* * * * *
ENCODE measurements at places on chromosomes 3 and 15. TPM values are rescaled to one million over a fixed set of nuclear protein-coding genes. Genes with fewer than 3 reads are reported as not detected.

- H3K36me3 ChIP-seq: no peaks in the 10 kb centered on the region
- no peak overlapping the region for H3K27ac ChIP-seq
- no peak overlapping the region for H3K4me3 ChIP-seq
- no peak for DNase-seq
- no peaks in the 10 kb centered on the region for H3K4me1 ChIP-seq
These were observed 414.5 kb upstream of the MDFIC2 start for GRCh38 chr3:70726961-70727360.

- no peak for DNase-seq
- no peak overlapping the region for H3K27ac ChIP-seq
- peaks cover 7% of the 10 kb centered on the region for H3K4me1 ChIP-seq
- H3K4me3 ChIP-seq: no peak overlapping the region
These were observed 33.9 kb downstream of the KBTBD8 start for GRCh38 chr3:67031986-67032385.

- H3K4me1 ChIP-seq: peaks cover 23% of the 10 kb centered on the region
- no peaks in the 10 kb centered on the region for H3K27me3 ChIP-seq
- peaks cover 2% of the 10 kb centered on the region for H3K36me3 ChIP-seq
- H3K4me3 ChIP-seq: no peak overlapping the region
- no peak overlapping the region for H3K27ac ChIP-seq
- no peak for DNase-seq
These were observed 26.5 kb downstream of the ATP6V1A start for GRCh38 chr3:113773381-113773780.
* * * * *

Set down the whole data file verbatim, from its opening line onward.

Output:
ENCODE measurements at places on chromosomes 3 and 15. TPM values are rescaled to one million over a fixed set of nuclear protein-coding genes. Genes with fewer than 3 reads are reported as not detected.

- H3K36me3 ChIP-seq: no peaks in the 10 kb centered on the region
- no peak overlapping the region for H3K27ac ChIP-seq
- no peak overlapping the region for H3K4me3 ChIP-seq
- no peak for DNase-seq
- no peaks in the 10 kb centered on the region for H3K4me1 ChIP-seq
These were observed 414.5 kb upstream of the MDFIC2 start for GRCh38 chr3:70726961-70727360.

- no peak for DNase-seq
- no peak overlapping the region for H3K27ac ChIP-seq
- peaks cover 7% of the 10 kb centered on the region for H3K4me1 ChIP-seq
- H3K4me3 ChIP-seq: no peak overlapping the region
These were observed 33.9 kb downstream of the KBTBD8 start for GRCh38 chr3:67031986-67032385.

- H3K4me1 ChIP-seq: peaks cover 23% of the 10 kb centered on the region
- no peaks in the 10 kb centered on the region for H3K27me3 ChIP-seq
- peaks cover 2% of the 10 kb centered on the region for H3K36me3 ChIP-seq
- H3K4me3 ChIP-seq: no peak overlapping the region
- no peak overlapping the region for H3K27ac ChIP-seq
- no peak for DNase-seq
These were observed 26.5 kb downstream of the ATP6V1A start for GRCh38 chr3:113773381-113773780.